I would, as a woman, admit to some pelvic floor issues but the exercises I have been given seem to be helping. (Hope this is not too much information ! )

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  2. The technology issue is certainly one I agree with. Luckily for us, our son is in that line of work so keeps us up to date as does DB, who likes to read things and pass them on. Can't get to grips with it all but we enjoy trying to keep up. That is also why I went to uni a few years ago to do my degree. I had the time, the need and still the brain power to tackle it. Thoroughly enjoyed it.

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  3. Yes, when I sneeze my radiator leaks and the exhaust back fires! How embarrasing

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  4. I'm almost 41 and I'm beginning to see the beauty of the logic of #5. :-) I feel like if I am working on something I spend more time hopping up and down...very frustrating.

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  5. Hello I've just found your blog and as I read through this post I'm going 'yes! OMG Yes! Us too! me too! ' I'm 61, other half is 62 (yesterday actually) and we both retired from the Health Service 2 years ago. we are finding exactly the same things happening to us. And though we are both very busy people - stitching/ fishing/ fiddle&melodeon playing/ Molly Dancing/ writing/ cooking/ gradening...oh, AND LOOKING OUT FOR MY MUM....WE STILL FEEL THAT LITTLE TWINGE OF GUILT WHEN WE HAVE A QUIET DAY AT HOME DOING.....NOT VERY MUCH THAT ISN'T PURELY SELF-INDULGENT. BUT WE MANAGE TO OVER-RIDE THE GUILT FEELINGS! OH I'M SORRY, I'M NOT SHOUTING, JUST CLIPPED THE CAPITAL KEY AND REALLY CAN'T, at half past midnight, be bothered to untype it all! Now I'm going to further indulge myself by reading through your archive! Cheers...a fellow Norfolk blogger!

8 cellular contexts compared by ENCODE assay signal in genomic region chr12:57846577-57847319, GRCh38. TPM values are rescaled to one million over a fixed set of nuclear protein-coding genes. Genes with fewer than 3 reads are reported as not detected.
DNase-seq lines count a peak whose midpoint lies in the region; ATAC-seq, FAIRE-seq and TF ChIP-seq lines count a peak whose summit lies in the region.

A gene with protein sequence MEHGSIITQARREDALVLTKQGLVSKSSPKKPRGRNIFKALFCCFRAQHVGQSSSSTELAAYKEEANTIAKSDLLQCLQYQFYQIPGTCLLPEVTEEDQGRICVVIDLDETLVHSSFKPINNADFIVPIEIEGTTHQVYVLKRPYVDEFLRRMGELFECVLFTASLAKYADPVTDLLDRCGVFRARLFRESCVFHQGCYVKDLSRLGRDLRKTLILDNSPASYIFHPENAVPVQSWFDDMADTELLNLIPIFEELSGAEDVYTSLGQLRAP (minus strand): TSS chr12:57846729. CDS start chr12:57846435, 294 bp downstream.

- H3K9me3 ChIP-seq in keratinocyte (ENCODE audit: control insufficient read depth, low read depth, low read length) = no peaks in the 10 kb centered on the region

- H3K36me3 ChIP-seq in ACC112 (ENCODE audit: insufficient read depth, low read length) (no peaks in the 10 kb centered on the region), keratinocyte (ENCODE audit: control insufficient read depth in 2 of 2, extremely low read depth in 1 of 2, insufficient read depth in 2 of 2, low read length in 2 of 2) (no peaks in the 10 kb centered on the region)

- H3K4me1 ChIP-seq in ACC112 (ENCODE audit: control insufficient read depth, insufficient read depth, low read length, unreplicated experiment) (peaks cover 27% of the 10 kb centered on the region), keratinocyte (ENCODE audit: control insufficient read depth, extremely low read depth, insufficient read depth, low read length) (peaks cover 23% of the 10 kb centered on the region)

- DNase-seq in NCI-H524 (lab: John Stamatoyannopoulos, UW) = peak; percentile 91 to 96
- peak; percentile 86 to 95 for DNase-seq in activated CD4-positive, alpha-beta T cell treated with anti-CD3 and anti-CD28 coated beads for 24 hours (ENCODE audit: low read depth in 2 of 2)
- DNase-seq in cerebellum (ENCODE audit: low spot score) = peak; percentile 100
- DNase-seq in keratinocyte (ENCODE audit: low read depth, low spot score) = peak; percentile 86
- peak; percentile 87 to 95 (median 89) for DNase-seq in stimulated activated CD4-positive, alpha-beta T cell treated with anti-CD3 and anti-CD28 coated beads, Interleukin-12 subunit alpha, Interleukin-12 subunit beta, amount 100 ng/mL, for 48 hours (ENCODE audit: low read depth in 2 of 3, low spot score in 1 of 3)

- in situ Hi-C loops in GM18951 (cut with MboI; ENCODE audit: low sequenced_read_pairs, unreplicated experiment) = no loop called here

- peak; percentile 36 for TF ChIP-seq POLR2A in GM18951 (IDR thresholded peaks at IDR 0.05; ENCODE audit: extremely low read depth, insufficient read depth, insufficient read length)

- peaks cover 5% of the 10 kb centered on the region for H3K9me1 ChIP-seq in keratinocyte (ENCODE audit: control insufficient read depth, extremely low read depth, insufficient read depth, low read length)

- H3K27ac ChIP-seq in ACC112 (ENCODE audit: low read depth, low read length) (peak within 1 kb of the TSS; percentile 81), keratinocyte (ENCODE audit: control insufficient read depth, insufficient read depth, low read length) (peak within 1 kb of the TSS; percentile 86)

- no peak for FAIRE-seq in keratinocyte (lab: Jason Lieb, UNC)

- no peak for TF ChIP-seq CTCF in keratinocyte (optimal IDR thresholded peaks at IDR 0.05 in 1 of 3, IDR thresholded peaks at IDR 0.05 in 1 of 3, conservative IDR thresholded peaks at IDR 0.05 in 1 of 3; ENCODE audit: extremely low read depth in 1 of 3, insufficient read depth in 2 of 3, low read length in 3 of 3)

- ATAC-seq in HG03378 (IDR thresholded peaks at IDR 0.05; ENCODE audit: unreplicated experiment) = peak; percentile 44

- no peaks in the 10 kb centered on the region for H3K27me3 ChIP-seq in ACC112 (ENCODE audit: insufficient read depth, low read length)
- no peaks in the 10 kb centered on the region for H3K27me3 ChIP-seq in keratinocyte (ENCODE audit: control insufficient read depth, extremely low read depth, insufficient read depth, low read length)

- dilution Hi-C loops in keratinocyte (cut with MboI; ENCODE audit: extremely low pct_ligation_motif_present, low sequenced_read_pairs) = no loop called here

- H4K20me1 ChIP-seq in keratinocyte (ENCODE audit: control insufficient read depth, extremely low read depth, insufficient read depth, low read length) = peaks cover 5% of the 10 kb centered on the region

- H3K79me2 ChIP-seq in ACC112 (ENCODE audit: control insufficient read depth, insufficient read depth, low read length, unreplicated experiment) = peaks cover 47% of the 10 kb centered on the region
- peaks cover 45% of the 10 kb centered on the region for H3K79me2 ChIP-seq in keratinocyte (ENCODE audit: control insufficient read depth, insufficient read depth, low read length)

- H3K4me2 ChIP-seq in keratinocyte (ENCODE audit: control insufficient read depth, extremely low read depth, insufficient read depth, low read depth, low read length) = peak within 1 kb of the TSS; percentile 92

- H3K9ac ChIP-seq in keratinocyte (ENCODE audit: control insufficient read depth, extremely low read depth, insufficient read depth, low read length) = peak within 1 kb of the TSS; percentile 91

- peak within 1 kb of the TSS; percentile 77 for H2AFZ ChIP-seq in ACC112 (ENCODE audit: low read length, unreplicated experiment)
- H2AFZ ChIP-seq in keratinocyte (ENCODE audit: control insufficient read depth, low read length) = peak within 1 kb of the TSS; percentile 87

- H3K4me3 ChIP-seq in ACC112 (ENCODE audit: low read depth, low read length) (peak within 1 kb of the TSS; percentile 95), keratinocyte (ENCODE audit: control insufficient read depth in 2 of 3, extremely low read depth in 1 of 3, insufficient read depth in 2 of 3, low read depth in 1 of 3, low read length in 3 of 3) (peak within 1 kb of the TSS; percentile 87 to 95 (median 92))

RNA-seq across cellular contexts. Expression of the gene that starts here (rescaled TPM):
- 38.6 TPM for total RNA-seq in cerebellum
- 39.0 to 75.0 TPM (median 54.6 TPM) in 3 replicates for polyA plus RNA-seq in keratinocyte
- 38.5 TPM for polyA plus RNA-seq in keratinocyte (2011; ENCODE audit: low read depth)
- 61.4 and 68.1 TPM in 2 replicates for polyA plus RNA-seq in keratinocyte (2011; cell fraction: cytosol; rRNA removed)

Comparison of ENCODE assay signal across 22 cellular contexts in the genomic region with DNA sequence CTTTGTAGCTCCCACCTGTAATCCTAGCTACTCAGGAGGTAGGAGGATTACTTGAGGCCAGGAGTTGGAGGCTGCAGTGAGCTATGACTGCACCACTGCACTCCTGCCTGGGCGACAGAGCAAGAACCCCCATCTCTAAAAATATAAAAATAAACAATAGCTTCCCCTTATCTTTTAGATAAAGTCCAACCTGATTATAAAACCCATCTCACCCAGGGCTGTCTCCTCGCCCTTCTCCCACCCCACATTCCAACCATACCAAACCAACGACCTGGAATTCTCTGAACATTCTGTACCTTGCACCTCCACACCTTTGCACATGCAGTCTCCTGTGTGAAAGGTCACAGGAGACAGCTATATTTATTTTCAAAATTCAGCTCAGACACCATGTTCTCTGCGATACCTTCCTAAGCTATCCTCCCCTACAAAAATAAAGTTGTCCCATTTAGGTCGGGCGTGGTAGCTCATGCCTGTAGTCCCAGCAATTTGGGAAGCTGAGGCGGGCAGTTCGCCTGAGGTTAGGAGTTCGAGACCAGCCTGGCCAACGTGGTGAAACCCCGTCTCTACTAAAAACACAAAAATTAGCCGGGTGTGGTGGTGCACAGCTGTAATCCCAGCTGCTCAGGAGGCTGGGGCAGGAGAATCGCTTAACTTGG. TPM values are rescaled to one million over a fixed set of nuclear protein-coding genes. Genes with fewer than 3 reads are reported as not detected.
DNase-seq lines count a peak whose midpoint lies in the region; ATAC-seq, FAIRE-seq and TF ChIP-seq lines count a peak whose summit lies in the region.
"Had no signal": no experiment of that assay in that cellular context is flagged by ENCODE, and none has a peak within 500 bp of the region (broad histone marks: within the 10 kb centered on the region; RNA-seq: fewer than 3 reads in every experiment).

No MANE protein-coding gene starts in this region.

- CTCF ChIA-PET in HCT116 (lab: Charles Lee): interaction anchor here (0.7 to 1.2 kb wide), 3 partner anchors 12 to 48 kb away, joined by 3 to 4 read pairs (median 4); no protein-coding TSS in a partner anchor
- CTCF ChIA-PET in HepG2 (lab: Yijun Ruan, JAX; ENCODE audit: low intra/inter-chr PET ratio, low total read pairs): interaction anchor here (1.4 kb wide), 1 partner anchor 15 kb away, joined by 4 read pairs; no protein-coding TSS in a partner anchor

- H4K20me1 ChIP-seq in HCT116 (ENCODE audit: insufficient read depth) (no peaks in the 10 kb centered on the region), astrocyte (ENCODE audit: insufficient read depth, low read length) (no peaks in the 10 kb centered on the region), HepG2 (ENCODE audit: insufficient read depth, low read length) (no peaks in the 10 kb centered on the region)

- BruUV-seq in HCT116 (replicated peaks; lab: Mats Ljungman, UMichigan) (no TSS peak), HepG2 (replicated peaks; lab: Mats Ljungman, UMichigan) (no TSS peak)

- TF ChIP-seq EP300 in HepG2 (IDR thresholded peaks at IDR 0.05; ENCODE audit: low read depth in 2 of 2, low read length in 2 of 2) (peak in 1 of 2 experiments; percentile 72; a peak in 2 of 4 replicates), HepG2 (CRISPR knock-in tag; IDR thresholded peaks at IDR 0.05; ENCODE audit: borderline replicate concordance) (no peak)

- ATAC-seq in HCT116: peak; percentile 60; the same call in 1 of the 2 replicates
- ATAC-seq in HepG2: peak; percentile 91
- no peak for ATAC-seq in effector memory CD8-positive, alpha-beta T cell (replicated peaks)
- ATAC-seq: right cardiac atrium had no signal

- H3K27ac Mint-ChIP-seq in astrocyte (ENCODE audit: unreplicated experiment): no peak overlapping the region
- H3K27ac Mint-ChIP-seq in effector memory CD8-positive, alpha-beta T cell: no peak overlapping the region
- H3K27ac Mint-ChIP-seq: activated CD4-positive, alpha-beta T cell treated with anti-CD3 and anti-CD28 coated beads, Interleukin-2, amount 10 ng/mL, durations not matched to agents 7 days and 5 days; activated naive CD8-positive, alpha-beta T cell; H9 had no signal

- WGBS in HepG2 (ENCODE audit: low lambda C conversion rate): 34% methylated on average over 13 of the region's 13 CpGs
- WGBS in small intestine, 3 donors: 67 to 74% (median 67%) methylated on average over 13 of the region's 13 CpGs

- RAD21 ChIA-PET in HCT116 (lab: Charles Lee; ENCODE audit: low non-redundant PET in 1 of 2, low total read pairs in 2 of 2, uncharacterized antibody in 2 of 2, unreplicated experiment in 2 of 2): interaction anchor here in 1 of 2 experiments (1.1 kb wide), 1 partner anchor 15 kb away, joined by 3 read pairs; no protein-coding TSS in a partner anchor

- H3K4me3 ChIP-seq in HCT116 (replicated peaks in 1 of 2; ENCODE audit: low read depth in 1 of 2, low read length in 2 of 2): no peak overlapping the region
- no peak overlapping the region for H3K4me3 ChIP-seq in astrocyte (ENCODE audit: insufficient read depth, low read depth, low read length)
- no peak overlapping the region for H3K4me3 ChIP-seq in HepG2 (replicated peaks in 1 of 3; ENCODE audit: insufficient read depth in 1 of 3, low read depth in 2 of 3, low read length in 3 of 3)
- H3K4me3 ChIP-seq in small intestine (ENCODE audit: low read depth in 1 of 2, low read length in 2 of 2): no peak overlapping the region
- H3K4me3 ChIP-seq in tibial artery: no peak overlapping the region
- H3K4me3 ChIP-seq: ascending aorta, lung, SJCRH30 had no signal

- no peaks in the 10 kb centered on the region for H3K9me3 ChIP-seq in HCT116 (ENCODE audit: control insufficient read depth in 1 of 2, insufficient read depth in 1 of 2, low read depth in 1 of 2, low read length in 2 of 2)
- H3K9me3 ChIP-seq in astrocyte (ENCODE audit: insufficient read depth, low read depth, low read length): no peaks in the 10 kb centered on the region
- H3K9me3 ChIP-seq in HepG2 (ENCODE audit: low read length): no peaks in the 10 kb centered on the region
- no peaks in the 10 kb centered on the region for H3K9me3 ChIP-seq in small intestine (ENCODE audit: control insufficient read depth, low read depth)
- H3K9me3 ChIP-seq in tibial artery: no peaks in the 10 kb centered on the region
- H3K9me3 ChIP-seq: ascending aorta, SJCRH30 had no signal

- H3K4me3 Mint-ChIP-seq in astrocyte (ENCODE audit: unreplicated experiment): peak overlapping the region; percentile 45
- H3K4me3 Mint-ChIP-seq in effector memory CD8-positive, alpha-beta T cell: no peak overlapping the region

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  6. Hi, Just catching up on some blog reading and your post has made me laugh out loud!! How true it is and your observations are spot on! I feel as if I am turning into my mum!
    About the guilt thing, doing nothing, I definitely have a problem with that, I find it very difficult as I feel I should always be doing something.X

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    Replies
    1. I was laughing myself whilst typing it, at the absurdity of it - legs tightly crossed of course!